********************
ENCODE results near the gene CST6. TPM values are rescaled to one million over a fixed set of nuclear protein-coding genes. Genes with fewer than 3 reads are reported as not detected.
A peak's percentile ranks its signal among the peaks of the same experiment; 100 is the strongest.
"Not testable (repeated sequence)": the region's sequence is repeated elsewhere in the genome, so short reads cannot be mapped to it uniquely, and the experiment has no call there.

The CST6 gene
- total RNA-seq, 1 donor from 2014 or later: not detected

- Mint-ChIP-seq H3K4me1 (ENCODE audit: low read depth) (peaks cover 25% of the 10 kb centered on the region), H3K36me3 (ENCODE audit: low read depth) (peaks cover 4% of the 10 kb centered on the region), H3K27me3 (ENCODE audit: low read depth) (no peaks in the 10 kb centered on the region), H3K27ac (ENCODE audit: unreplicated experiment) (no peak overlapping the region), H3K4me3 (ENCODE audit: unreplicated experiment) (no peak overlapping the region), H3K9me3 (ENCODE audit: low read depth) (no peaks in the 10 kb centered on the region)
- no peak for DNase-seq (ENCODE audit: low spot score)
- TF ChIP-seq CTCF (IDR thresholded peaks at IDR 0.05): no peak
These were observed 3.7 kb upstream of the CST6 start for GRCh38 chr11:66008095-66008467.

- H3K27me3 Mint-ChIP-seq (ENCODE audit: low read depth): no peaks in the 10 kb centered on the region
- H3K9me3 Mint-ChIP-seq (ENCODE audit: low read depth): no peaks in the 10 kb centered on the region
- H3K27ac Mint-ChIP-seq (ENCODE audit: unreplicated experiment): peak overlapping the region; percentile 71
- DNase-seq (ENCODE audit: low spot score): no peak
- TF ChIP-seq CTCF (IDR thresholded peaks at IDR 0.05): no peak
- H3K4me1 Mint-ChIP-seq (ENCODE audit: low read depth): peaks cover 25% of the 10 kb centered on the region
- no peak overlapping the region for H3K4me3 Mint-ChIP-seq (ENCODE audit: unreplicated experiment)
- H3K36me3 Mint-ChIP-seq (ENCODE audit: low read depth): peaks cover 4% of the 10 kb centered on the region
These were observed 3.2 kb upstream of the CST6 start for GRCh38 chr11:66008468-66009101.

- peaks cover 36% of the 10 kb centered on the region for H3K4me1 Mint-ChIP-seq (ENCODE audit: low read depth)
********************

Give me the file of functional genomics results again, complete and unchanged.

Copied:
ENCODE results near the gene CST6. TPM values are rescaled to one million over a fixed set of nuclear protein-coding genes. Genes with fewer than 3 reads are reported as not detected.
A peak's percentile ranks its signal among the peaks of the same experiment; 100 is the strongest.
"Not testable (repeated sequence)": the region's sequence is repeated elsewhere in the genome, so short reads cannot be mapped to it uniquely, and the experiment has no call there.

The CST6 gene
- total RNA-seq, 1 donor from 2014 or later: not detected

- Mint-ChIP-seq H3K4me1 (ENCODE audit: low read depth) (peaks cover 25% of the 10 kb centered on the region), H3K36me3 (ENCODE audit: low read depth) (peaks cover 4% of the 10 kb centered on the region), H3K27me3 (ENCODE audit: low read depth) (no peaks in the 10 kb centered on the region), H3K27ac (ENCODE audit: unreplicated experiment) (no peak overlapping the region), H3K4me3 (ENCODE audit: unreplicated experiment) (no peak overlapping the region), H3K9me3 (ENCODE audit: low read depth) (no peaks in the 10 kb centered on the region)
- no peak for DNase-seq (ENCODE audit: low spot score)
- TF ChIP-seq CTCF (IDR thresholded peaks at IDR 0.05): no peak
These were observed 3.7 kb upstream of the CST6 start for GRCh38 chr11:66008095-66008467.

- H3K27me3 Mint-ChIP-seq (ENCODE audit: low read depth): no peaks in the 10 kb centered on the region
- H3K9me3 Mint-ChIP-seq (ENCODE audit: low read depth): no peaks in the 10 kb centered on the region
- H3K27ac Mint-ChIP-seq (ENCODE audit: unreplicated experiment): peak overlapping the region; percentile 71
- DNase-seq (ENCODE audit: low spot score): no peak
- TF ChIP-seq CTCF (IDR thresholded peaks at IDR 0.05): no peak
- H3K4me1 Mint-ChIP-seq (ENCODE audit: low read depth): peaks cover 25% of the 10 kb centered on the region
- no peak overlapping the region for H3K4me3 Mint-ChIP-seq (ENCODE audit: unreplicated experiment)
- H3K36me3 Mint-ChIP-seq (ENCODE audit: low read depth): peaks cover 4% of the 10 kb centered on the region
These were observed 3.2 kb upstream of the CST6 start for GRCh38 chr11:66008468-66009101.

- peaks cover 36% of the 10 kb centered on the region for H3K4me1 Mint-ChIP-seq (ENCODE audit: low read depth)